Two or Three Things I Forgot to Tell You is Joyce Carol Oates’s latest young adult offering, and I always feel like these novels are attempts by her to make sense of new technology. In Oates’s young adult novels, Internet searches, instant messaging, and texting take up great chunks of the book and are important plot points compared to her adult novels and short stories. And there’s nothing wrong with that. I often have to ask younger kids how to do something on the computer. They’ve grown up always used to one while I had to learn in my last few years of high school. I know Oates got a new iPhone a while ago and was enamored with the photo function. Lots of cat pictures followed, which is very teenage girl, and I can’t help thinking that maybe this novel coincides with her acquisition.
In this novel, the story is told through two perspectives, Merissa Carmichael, a triple-A personality who’s been accepted early to Brown, and Nadia Stillinger, an insecure, curvy girl who’s been told she’s fat so many times that she now believes it (she’s five foot four and weighs 119 pounds at her heaviest). The unifying factor between these girls is that they were part of an inner circle that all received a last cryptic text from the boldest of them, Tink Traumer, before she committed suicide. The two different viewpoints didn’t really work for me. They felt uneven, but I guess the point of them is to show how Tink’s strength, ever after her death, helps these two girls when they are at their worst points and quite close to suicide to themselves.
Tink Traumer came to their school a few years earlier, a short, slight girl with an exotic past. Her mother is a television actress and very glamorous to Tink’s friends, and Tink herself was a child actress for several years on the same drama series as her mother. Now, Tink wants nothing to do with the world of acting and refuses to answer any questions about that time period. Tink’s not much to look at. She has red hair that she shaves off, is covered in freckles, and wears the same clothes day in and day out, but she makes up for that with her bravery. She’s a gifted artist and quite lippy, challenging teachers and adults when she feels it’s needed. Her friends are part of a popular clique, and all have their problems from the Perfect One, Merissa, whose home life is breaking apart and copes by cutting, to the weakest member, Nadia, who’s so eager for others to like her that she ends up sexually abused and the victim of cyberbullying.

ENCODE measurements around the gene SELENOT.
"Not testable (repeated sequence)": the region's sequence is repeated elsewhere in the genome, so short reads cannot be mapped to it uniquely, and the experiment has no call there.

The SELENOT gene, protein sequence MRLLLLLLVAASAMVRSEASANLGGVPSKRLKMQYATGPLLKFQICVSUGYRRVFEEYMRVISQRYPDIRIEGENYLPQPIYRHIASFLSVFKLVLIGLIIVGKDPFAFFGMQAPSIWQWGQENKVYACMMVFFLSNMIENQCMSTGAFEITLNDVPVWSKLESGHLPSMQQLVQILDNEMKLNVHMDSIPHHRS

Both Merissa and Nadia have strong fathers who only seem to care about their daughters as far as how much of a credit they are to them. Merissa’s father is proud of her prize-winning essay that’s posted on the Scientific American website, but he doesn’t have time to read it, and he’s thrilled that she’s won the coveted part of Elizabeth Bennet in the school theater production of Pride and Prejudice but doesn’t understand her reasons for quitting, or resigning her role, as Merissa puts it. Nadia’s father puts her in the best school possible—she’s nearly as recent as Tink to the high school—and her job is to not embarrass him. (She’s the baggage left over from his first marriage; he’s on his third now.) After a sexual experience happens that she doesn’t remember because she was drugged, Nadia is the subject of many rumors at school and is mercilessly harassed by the boys. She develops a crush on one of her teachers, Mr. Kessler, and after some bad decisions, her father is after him, accusing Mr. Kessler of something that he didn’t do. Nadia’s father doesn’t listen to his daughter; he just wants to punish what he perceives as a slight against him.
This isn’t a terrible book; I finished it. But I like Oates’s other young adult titles better. This just felt like a list of teen problems to me: suicide, check; cutting, check; and oh yeah, body image. I’m puzzled about what the novel’s big message is. The girl who is apparently the strongest in the clique commits suicide and then her spirit helps others who are having problems? Or is the message as simple as appearances are deceiving? I have no takeaway from the book. I reflected for a moment on cutting and body image, but the teens of today are coming up with their own solutions like the Butterfly Project and petitions to teen magazines to stop photoshopping models, making unrealistic images. I’m not sure that they would have much use for the girls presented in Two or Three Things I Forgot to Tell You.